City manager to start April 6

March 22, 1994|By Traci A. Johnson | Traci A. Johnson,Sun Staff Writer

John L. Kendall, the city administrator of Brunswick in Frederick County, has been hired as city manager of Taneytown.

Mr. Kendall, 54, a retired Army colonel, will begin his new duties April 6.

"I accepted this job for two things," Mr. Kendall said yesterday from his office in Brunswick. "One was the opportunity to be a city manager, which gives me more authority, more direct contact with the people, than I did as a city administrator."

"The second is truly economic," he said, laughing. "It's a good salary."

Councilman Henry C. Heine Jr. said Mr. Kendall's salary in Taneytown will be about $37,000 a year.

Mr. Kendall, who has worked in Brunswick for about three years, said he accepted the Taneytown job Thursday when it was offered by City Attorney Thomas F. Stansfield.

He resigned his Brunswick position Friday and told Brunswick Mayor Richard E. Goodrich that his last day on that job would be April 5.

"He [Mr. Kendall] said it was an offer he just couldn't refuse," Mayor Goodrich said, adding Mr. Kendall has had an excellent relationship with his city's council and employees. "I guess it was one of those jobs you've been waiting for and then when you get the opportunity to do it, you can't let it go by."

Taneytown officials fired former City Manager Joseph A. Mangini Jr. for undisclosed reasons in a closed session Aug. 9 after he refused to resign.

Mr. Mangini now is city manager of Indian Head in Charles County.

Mr. Kendall applied for the position when the city advertised it in August, and was interviewed in December as one of six finalists.

City officials readvertised the job in January to get more applicants in case their top choices from the first applications could not take it.

Mr. Kendall was chosen earlier this month.

"It came down to two gentlemen. The other gentleman . . . did not have the supervising experience that Mr. Kendall does," said Taneytown Mayor Henry I. Reindollar. "His background was more in planning.

"It was fairly close, but given our circumstances, we thought Mr. Kendall would better fit our situation," Mayor Reindollar said. "He has quite a bit of supervising experience. He does seem to be on top of things."

"A municipality should be run like a business," Mr. Kendall said. "We are in the business of providing a service to the taxpayer and we should never lose track of that."

Mr. Kendall grew up in Potsdam, N.Y., a city of about 10,000 people 19 miles south of the Canadian border.

He went into the Army after receiving a bachelor's degree in business administration from Norwich University, in Northfield, Vt., in 1962. Mr. Kendall held many management-related positions while he was in the service, among them a job as city manager of a military community in Weisbaden, Germany, from 1983 until 1986.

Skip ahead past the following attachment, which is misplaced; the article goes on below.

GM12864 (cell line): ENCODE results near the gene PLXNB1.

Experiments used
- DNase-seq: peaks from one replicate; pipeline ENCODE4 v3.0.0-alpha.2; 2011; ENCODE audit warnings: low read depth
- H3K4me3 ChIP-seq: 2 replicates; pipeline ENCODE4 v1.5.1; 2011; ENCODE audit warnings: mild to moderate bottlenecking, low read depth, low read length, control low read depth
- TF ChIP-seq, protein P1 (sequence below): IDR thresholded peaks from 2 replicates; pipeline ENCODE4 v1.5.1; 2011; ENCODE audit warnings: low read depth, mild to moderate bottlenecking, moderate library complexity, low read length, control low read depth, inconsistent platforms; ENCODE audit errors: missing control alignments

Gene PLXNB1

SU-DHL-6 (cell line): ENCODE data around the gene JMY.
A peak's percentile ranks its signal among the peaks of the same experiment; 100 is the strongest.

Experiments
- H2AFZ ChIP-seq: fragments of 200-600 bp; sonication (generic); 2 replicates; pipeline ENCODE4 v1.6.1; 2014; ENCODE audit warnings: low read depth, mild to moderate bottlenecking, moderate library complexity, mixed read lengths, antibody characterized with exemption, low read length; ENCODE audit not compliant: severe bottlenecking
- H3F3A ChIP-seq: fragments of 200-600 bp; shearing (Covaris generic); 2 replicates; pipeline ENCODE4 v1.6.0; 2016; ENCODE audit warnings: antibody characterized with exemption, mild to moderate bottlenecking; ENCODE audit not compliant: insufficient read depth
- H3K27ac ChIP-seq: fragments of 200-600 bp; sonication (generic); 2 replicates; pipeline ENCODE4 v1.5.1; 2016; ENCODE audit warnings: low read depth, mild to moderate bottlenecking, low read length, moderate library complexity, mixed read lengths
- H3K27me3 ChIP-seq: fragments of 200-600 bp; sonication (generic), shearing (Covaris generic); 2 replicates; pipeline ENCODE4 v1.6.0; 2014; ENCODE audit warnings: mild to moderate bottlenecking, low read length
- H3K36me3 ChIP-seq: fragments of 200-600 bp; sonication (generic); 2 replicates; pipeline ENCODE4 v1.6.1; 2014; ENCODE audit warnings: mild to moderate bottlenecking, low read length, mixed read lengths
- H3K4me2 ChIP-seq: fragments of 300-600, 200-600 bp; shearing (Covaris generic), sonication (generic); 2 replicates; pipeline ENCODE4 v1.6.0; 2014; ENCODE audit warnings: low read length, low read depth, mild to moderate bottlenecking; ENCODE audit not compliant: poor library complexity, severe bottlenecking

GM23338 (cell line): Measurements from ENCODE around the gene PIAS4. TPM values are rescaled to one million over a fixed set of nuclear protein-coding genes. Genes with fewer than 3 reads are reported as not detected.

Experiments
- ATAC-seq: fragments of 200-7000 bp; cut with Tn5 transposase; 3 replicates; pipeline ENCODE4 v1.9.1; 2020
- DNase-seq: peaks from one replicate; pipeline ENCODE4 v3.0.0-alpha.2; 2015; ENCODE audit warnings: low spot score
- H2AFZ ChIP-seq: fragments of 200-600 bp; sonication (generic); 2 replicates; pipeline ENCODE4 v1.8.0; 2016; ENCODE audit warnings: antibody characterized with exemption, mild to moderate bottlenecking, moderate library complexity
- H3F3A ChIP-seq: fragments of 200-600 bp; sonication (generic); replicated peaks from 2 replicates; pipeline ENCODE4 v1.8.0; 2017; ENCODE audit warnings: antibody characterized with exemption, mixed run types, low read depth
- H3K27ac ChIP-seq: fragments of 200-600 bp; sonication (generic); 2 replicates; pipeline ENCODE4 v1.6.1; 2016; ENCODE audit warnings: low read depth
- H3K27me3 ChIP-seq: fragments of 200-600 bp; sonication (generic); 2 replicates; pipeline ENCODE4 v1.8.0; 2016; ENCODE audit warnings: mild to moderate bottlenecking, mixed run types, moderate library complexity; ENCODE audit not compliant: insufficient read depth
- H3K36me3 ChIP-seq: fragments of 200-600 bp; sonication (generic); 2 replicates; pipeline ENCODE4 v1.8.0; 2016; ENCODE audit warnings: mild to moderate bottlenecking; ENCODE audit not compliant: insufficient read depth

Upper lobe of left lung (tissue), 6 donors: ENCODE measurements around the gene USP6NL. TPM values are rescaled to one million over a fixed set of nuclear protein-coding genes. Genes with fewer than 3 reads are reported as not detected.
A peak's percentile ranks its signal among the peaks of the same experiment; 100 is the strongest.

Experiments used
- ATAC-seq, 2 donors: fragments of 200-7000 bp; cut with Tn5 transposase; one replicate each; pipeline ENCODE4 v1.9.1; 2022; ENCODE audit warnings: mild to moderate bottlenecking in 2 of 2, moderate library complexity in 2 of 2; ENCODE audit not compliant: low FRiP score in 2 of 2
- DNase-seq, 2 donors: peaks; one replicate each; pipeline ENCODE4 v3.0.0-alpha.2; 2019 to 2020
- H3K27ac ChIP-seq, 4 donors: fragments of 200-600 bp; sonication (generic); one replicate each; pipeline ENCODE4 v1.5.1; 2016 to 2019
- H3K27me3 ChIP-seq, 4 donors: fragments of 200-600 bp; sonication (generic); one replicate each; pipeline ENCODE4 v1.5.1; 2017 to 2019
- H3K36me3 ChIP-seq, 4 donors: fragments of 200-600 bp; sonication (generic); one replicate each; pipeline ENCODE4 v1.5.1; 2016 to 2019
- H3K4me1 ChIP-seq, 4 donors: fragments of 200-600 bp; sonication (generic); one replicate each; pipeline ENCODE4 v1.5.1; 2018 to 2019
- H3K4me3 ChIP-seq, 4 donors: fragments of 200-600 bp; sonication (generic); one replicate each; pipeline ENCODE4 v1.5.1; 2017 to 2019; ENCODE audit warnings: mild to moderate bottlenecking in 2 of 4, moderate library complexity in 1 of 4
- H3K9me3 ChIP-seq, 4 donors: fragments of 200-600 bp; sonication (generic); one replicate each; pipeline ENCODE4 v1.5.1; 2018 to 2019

He retired from the service as a colonel in 1987 after serving as the Inspector General for the Maryland National Guard in the First Regiment Armory in Baltimore.

He said that, while some people may be wary of a person with a military background running the city, his management style is not "dictatorial."

"Primarily what I'll bring to the job is the ability to work with people," Mr. Kendall said. "I have no difficulty working with people . . . it doesn't matter whether he is in uniform or not."

Mayor Goodrich of Brunswick said Mr. Kendall "has been very loyal . . . and he has been good PR for the city with the citizens. I am a part-time mayor, and so he's had to handle a lot of things."

Mr. Kendall was a financial planner who worked with military families for about two years after he retired from the Army in 1987.

"It was about then that I decided that I wanted to get back into directly working with people," he said.

He also holds two master's degrees -- in personnel management and organizational theory -- from Central Michigan University.

Mr. Kendall graduated from the Army Command and General Staff College in 1974, and has attended numerous systems- and development-related courses. He is a member of the Marketing Committee for the Economic Development Commission of Frederick County, and a member of the Frederick Historical Society.

Mr. Kendall said he will have to relinquish his two elected positions -- as president of the Council of Governments and secretary of the Maryland Municipal League in Frederick -- when he comes to Taneytown.

While he may get involved with community, he will steer clear of politics.

"I am not an elected official. I am appointed. There is no entertainment of political ambition on my part," Mr. Kendall said. "In the Army, you worked for the president of the United States, whoever he was."

Mr. Kendall and his wife, Brenda, a receptionist for Aspen Publishing in Gaithersburg, will live in Frederick until they can relocate to Taneytown.

The couple has two children. His daughter Kate, 24, works in marketing at the same company. His son, Dan, 25, is a graduate student in New York.

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